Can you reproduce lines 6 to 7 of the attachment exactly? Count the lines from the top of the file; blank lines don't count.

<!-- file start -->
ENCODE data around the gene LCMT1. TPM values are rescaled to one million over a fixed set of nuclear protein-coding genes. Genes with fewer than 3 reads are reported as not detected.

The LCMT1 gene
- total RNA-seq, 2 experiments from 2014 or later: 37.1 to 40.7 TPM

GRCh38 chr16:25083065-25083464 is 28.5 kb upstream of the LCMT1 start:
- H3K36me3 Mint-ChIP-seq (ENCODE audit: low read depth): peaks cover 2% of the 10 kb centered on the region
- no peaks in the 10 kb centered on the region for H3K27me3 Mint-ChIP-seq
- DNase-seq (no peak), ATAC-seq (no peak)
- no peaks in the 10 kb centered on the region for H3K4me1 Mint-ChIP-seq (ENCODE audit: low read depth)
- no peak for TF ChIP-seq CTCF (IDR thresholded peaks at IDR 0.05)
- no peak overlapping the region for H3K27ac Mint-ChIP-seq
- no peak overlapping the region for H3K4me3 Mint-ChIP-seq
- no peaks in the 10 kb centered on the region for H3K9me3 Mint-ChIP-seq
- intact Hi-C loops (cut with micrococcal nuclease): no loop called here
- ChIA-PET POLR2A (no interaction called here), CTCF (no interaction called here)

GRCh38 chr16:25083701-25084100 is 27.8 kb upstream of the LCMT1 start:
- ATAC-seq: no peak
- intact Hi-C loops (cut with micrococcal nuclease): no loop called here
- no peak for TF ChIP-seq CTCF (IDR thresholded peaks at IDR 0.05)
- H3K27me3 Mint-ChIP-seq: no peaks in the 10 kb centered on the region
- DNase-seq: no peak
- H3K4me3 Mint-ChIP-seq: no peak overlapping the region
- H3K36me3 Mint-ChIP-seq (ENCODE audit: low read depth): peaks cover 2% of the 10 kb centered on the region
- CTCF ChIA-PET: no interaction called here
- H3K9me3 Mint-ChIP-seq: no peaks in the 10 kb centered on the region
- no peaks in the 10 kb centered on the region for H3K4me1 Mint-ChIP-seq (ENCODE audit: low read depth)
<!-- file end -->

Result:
- no peaks in the 10 kb centered on the region for H3K27me3 Mint-ChIP-seq
- DNase-seq (no peak), ATAC-seq (no peak)